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Travellers' checks

Adam Nebbs

 

Any port in a storm The world will probably never know, nor indeed care, which hotel first described itself as an "oasis of calm", but it is now so common a cliché that it seems to be applied to any hotel or resort in the world that can offer up air conditioning, cable television and a mini bar. No longer simply a favoured phrase among industry wordsmiths short on ideas, "oasis of calm" has also entered the realm of the amateur reviewer, like a verbal epidemic. Google the words "hotel oasis of calm", for example, and you'll be faced not with a list of Bedouin valium salesmen, but with hundreds of TripAdvisor entries proudly extolling oases of calm around the globe, from the Ibis London Euston St Pancras to the Crowne Plaza Amsterdam South, to the more appropriately oasis-like Mena House Oberoi, near the pyramids in Giza. Non-hospitality claimants to the title listed further on include psychiatric and rehab clinics of various kinds, refugee camps, spiritual centres and resting places including the Mortlake Crematorium in southwest London ("an oasis of calm in which to say farewell to a loved one"), not far from Heathrow Airport, where more of TripAdvisor's oasis-of-calm candidates include the Hilton Heathrow Airport Terminal 5 and, not to be outdone, its near neighbours the Sofitel London Heathrow and Marriott Hotel Heathrow.

 

Under the hammer Upmarket London auctioneer Christie's will be holding its 15th Annual Ski Sale on January 23, "celebrating the golden age of travel, from the turn of the 20th century through to the 1950s, when skiing holidays became increasingly popular as new transport links gave greater access to this exhilarating holiday option." In other words, when package tourism spoiled the slopes for the idle rich. The sale catalogue comprises mostly travel posters from the aforementioned golden age (although a 1965 Air India poster advertising its flights to Switzerland has somehow passed muster), which once beckoned wealthy travellers with artwork recognised today as highly collectible. Probably of more interest to the Hong Kong market is a selection of vintage Louis Vuitton luggage with an estimated starting price of a reasonable £1,000 (HK$12,500). To download a catalogue and register for phone bidding, go to www.christies.com.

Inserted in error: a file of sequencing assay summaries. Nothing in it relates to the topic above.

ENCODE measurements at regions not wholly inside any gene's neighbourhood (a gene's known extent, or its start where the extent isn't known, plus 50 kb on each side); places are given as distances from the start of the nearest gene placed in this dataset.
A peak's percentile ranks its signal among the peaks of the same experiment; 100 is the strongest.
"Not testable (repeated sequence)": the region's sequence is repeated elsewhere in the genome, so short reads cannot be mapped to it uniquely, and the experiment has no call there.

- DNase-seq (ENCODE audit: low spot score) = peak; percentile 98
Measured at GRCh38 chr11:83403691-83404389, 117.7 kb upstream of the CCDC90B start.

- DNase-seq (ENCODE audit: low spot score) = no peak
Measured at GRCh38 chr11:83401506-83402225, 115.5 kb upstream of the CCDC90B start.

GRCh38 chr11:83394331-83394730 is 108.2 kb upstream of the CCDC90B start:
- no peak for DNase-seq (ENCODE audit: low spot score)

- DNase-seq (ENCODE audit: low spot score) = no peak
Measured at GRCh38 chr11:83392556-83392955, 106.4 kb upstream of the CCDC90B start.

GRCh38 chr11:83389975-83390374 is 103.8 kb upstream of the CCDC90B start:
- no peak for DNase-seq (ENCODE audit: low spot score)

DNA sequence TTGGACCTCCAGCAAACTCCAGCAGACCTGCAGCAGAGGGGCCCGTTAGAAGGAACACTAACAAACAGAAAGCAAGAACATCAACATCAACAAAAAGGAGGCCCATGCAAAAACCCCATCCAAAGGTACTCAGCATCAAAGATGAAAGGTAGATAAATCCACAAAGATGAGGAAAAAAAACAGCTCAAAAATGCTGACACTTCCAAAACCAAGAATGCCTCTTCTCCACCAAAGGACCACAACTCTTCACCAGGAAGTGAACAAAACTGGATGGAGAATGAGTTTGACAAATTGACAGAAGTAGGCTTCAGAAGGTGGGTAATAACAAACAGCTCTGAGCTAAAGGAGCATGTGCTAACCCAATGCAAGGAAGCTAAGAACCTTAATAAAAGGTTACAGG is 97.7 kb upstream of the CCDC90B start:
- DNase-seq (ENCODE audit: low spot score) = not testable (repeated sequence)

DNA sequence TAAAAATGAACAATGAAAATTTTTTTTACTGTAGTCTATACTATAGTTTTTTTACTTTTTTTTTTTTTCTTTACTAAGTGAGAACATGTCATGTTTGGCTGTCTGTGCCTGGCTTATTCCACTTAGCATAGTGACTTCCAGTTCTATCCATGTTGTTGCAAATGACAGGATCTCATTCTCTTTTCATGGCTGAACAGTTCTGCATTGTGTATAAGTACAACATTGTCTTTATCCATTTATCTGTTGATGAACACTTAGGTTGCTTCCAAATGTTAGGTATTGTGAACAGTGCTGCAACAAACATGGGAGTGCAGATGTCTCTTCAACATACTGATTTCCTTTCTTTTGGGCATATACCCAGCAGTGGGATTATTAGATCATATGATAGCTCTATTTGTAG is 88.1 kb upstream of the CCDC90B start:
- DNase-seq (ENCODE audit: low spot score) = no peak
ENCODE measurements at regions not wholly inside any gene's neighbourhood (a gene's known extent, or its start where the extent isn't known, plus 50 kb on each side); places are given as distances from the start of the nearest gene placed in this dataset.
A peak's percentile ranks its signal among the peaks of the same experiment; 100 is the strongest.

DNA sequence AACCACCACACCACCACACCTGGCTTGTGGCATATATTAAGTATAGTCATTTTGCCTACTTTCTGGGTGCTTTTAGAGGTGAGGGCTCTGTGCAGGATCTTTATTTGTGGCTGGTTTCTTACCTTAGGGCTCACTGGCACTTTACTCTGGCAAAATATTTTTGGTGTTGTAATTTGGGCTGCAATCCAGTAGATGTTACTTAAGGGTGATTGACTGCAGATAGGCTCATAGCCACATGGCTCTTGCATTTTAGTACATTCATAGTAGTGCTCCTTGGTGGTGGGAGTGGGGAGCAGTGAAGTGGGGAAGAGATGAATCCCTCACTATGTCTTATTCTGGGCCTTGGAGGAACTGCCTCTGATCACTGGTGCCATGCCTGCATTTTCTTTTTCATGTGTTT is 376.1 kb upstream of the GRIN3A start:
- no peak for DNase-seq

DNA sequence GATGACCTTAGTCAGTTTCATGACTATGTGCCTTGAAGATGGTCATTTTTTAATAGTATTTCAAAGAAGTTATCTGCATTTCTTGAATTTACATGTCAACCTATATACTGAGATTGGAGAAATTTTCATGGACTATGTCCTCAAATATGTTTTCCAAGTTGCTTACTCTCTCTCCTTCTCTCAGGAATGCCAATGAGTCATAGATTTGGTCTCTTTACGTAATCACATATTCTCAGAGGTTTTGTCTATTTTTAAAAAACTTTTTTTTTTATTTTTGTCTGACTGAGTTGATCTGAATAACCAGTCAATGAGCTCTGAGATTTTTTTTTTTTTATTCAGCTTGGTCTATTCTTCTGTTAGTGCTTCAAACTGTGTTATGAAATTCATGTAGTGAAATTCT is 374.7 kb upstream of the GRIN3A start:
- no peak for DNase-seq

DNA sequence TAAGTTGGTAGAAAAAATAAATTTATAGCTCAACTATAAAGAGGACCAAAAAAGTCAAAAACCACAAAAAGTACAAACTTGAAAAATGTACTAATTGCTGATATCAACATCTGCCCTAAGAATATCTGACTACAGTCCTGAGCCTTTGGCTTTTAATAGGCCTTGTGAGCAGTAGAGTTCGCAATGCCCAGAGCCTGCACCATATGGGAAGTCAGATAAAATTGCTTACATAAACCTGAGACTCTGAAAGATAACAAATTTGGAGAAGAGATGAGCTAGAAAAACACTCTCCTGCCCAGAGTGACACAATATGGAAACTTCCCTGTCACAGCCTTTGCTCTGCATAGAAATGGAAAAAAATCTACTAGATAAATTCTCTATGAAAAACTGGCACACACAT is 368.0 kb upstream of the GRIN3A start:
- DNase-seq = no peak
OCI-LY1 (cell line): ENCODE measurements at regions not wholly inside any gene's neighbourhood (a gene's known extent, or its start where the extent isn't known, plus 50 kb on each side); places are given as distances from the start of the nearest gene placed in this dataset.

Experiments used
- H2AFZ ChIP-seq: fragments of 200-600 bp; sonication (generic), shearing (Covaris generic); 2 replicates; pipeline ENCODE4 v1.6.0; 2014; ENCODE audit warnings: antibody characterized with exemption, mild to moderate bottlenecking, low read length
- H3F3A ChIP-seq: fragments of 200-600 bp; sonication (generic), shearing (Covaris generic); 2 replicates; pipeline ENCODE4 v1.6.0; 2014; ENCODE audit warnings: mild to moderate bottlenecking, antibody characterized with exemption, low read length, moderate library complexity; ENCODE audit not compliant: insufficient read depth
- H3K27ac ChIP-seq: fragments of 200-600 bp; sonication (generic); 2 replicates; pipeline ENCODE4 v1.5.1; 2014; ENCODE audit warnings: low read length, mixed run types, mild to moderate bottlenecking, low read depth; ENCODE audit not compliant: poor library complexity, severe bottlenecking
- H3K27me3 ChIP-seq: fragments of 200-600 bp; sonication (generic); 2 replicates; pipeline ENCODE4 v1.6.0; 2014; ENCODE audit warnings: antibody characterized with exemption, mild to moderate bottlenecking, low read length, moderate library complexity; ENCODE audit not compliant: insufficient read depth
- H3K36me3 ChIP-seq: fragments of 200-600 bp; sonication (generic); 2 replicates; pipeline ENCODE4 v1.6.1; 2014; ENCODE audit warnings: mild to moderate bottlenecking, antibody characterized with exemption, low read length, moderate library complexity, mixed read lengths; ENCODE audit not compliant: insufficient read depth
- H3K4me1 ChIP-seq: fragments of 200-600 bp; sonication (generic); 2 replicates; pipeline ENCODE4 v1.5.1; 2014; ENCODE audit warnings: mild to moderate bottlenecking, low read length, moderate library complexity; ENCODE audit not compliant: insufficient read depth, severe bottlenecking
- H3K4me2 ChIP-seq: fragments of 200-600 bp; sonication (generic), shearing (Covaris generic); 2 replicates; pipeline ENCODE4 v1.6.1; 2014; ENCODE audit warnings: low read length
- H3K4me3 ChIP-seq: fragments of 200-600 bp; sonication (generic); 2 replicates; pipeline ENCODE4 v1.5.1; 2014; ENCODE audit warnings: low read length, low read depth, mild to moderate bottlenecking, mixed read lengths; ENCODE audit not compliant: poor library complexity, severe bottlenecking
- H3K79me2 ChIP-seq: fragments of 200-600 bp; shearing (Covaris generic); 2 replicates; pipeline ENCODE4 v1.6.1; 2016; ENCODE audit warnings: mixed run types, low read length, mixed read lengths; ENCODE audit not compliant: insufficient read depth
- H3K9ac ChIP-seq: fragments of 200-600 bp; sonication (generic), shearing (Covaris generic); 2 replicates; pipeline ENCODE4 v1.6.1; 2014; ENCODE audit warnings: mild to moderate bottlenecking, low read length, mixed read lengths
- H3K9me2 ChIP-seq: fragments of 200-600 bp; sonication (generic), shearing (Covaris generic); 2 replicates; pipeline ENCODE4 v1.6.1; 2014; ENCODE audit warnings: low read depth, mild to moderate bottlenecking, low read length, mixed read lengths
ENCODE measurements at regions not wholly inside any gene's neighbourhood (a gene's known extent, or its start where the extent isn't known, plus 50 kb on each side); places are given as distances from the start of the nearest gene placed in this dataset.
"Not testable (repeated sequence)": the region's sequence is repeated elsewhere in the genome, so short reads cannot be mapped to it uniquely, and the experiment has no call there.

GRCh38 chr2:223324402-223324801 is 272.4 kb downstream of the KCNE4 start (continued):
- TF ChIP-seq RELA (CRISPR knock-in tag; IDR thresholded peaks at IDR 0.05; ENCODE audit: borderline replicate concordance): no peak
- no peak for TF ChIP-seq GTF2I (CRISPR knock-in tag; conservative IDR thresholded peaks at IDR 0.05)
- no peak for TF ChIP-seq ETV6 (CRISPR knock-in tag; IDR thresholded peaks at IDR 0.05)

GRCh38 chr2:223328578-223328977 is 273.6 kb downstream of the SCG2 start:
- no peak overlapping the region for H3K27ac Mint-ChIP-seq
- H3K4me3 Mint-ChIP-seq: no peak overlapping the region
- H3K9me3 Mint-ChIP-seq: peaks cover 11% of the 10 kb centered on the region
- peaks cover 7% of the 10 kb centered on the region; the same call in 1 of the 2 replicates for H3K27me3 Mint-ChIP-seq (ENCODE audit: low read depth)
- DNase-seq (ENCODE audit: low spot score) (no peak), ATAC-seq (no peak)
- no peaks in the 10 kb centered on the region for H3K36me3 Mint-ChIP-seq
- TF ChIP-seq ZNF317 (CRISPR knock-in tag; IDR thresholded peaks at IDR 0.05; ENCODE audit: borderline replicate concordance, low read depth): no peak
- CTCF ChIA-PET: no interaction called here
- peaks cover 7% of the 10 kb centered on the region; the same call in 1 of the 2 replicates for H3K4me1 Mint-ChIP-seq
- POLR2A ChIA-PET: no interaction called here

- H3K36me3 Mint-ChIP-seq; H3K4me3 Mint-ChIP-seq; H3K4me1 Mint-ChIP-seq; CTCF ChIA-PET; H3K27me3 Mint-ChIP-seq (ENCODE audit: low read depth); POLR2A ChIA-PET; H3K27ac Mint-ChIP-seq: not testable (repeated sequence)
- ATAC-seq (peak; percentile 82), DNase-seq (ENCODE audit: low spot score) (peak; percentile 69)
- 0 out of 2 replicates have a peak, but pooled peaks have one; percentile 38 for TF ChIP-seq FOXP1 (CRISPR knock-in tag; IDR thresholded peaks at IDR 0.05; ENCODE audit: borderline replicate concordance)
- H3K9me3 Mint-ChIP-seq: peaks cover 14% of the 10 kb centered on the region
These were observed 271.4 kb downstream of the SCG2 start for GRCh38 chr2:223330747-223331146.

Cruise news One of Cunard's "three queens", the Queen Victoria will be putting in at Hong Kong on March 18 and setting sail the following day on a nine-day cruise down to Singapore, via Nha Trang and Ho Chi Minh City, in Vietnam, and Bangkok, Thailand. Farrington American Express Travel is selling berths from HK$9,799 (per person, twin share), although this price will only get you a small inside cabin with no porthole. The cheapest of the worthwhile accommodation is curiously described by the agent as a "mental balcony" cabin. It is actually metal (rather than the preferred, brighter glass balcony) and costs from HK$13,699 per person. These prices are full board and include return flights from Singapore with Singapore Airlines, but you should expect to pay just over HK$5,000 more in fuel surcharges, port taxes and other miscellaneous fees. For more information, go to www.amextravel.com.hk or call 3121 3677.

 

Smooth as silk The anniversary of someone's disappearance seems an odd thing to celebrate, but the Mandarin Oriental Bangkok is doing just that with its Jim Thompson 45th Anniversary package. In memory of the American silk entrepreneur, who was also part owner of the hotel for a brief time and mysteriously disappeared in Malaysia's Cameron Highlands in 1967, two guests can partake of a buffet breakfast, visit the Jim Thompson House by limousine, enjoy a 60-minute Thai massage at the Oriental Spa and a set dinner, and will receive a "Jim Thompson Thai silk gift". Prices start from 16,839 baht (HK$4,250) per room, double occupancy, but you'll have to stay at least three nights and fork out an extra 17.7 per cent in tax and service charges. Valid until March 31, further package details can be found under "Offers" at www.mandarinoriental.com/bangkok.

 

Deal of the week The Vana Belle, Koh Samui opens on the Thai island on January 20 and Westminster Travel is selling a package with accommodation at the resort from that day onwards from HK$7,970 per person, twin share, with a three nights for the price of two deal. For this rate you'll be staying in a Classic Pool Suite, or you can splurge on a Tropical Pool Villa for HK$9,670. Also included are non-stop round-trip flights with Bangkok Airways, travel insurance and daily breakfast. The package will be available until the end of March but there is a HK$2,650 surcharge from February 7 to 15 and from March 27 to 31. It's also worth noting that the opening week of any resort is not usually the best time to visit, as teething troubles generally ensue from the moment the doors open, so consider late February to late March as the best window for your holiday. The most recent guidebook to the region with detailed information is Lonely Planet's 2012 edition of Thailand's Islands & Beaches, from which you can download the Koh Samui & the Lower Gulf chapter for about HK$40 at shop.lonelyplanet.com. For package bookings and more information, visit www.westminstertravel.com or call 2313 9800.

 

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